This paper addresses the question, what does the spectrum of a typical quasar reveal about the velocity structure within its broad emission line region clouds? Turbulent (i.e., nonthermal) broadening of spectral lines can be due to macroturbulence or microturbulence. Microturbulence affects line formation and the emitted spectrum and may be required to account for the observed smoothness of the line profiles. The velocity field is crucial since it addresses the fundamental nature of the individual clouds and the global structure of the active galactic nuclei (AGNs) environment. For example, stellar winds or magnetically confined blobs might be highly microturbulent, requiring only a few internally broadened clouds to account for the observed smooth line profiles in AGNs. On the other hand, clouds in pressure confinement would have only thermal line widths, requiring many clouds moving in a large-scale velocity field to achieve the same effect. There are almost no previous studies of the effects of microturbulence, even though the observation that AGN lines are very smooth seems to require additional line broadening mechanisms. We present a broad range of photoionization calculations in which the microturbulence is varied between 0 km s-1 (thermal broadening only) and 104 km s-1, an upper limit set by the observed line width. In general, the line spectrum grows stronger relative to the continuum as turbulence increases. This is because lines more easily escape due to diminished line optical depth and permitted lines are selectively strengthened by continuum pumping. Comparisons with observations reveal two cases. The predicted relative intensities of the majority of the strong lines in typical objects do not depend strongly on the microturbulent field. A turbulence of ~103 km s-1 does not violate observations, but is not required either. However, in the sharp-lined quasars, some lines require a turbulence of the same order as the observed line width to reproduce the spectrum.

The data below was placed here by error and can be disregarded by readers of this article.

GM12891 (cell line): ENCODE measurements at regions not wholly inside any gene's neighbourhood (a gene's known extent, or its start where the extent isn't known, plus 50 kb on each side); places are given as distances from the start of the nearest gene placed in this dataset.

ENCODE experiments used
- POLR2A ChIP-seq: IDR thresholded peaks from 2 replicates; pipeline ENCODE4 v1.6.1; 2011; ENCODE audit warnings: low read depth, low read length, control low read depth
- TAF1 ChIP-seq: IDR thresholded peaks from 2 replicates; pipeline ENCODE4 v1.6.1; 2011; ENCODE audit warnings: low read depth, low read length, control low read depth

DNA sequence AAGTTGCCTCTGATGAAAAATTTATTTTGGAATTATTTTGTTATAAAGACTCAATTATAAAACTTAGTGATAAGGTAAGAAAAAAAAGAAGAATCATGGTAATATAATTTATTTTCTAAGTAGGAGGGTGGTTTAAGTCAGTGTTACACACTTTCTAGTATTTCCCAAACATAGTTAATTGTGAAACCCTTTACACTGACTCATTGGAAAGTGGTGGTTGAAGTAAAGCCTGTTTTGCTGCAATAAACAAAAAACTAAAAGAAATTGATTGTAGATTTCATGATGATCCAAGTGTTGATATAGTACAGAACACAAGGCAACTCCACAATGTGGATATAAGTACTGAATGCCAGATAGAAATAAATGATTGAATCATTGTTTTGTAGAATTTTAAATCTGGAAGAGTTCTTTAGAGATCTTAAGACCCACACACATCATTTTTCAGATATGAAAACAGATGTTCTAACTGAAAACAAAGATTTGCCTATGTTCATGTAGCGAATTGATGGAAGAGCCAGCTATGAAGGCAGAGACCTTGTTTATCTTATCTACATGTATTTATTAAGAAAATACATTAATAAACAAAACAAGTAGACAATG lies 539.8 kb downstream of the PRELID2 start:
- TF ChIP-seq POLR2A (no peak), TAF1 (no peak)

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Published in The Astrophysical Journal, v. 542, no. 2, p. 644-654.

© 2000. The American Astronomical Society. All rights reserved. Printed in the U.S.A.

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